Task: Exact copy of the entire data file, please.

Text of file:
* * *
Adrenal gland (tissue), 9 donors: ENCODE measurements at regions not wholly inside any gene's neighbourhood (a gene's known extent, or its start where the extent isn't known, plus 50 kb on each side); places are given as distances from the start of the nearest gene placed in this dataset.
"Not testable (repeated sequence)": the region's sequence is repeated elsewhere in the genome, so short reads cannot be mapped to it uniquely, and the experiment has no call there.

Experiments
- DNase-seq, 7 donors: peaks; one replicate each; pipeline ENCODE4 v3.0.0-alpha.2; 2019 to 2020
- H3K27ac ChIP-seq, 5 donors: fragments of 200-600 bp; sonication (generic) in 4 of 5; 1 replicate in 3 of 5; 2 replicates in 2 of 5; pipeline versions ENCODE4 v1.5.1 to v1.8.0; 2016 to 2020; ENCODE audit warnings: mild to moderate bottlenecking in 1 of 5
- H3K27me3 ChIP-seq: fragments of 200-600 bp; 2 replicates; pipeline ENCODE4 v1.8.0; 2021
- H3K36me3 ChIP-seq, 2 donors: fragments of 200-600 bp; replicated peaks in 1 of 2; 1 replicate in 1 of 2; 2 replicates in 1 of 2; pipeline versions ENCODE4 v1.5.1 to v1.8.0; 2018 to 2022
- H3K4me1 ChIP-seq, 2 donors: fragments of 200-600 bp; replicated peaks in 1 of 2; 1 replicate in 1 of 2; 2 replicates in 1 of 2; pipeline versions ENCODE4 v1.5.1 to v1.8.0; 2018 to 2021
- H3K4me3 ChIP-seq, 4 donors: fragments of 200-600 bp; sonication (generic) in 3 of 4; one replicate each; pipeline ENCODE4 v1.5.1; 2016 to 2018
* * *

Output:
Adrenal gland (tissue), 9 donors: ENCODE measurements at regions not wholly inside any gene's neighbourhood (a gene's known extent, or its start where the extent isn't known, plus 50 kb on each side); places are given as distances from the start of the nearest gene placed in this dataset.
"Not testable (repeated sequence)": the region's sequence is repeated elsewhere in the genome, so short reads cannot be mapped to it uniquely, and the experiment has no call there.

Experiments
- DNase-seq, 7 donors: peaks; one replicate each; pipeline ENCODE4 v3.0.0-alpha.2; 2019 to 2020
- H3K27ac ChIP-seq, 5 donors: fragments of 200-600 bp; sonication (generic) in 4 of 5; 1 replicate in 3 of 5; 2 replicates in 2 of 5; pipeline versions ENCODE4 v1.5.1 to v1.8.0; 2016 to 2020; ENCODE audit warnings: mild to moderate bottlenecking in 1 of 5
- H3K27me3 ChIP-seq: fragments of 200-600 bp; 2 replicates; pipeline ENCODE4 v1.8.0; 2021
- H3K36me3 ChIP-seq, 2 donors: fragments of 200-600 bp; replicated peaks in 1 of 2; 1 replicate in 1 of 2; 2 replicates in 1 of 2; pipeline versions ENCODE4 v1.5.1 to v1.8.0; 2018 to 2022
- H3K4me1 ChIP-seq, 2 donors: fragments of 200-600 bp; replicated peaks in 1 of 2; 1 replicate in 1 of 2; 2 replicates in 1 of 2; pipeline versions ENCODE4 v1.5.1 to v1.8.0; 2018 to 2021
- H3K4me3 ChIP-seq, 4 donors: fragments of 200-600 bp; sonication (generic) in 3 of 4; one replicate each; pipeline ENCODE4 v1.5.1; 2016 to 2018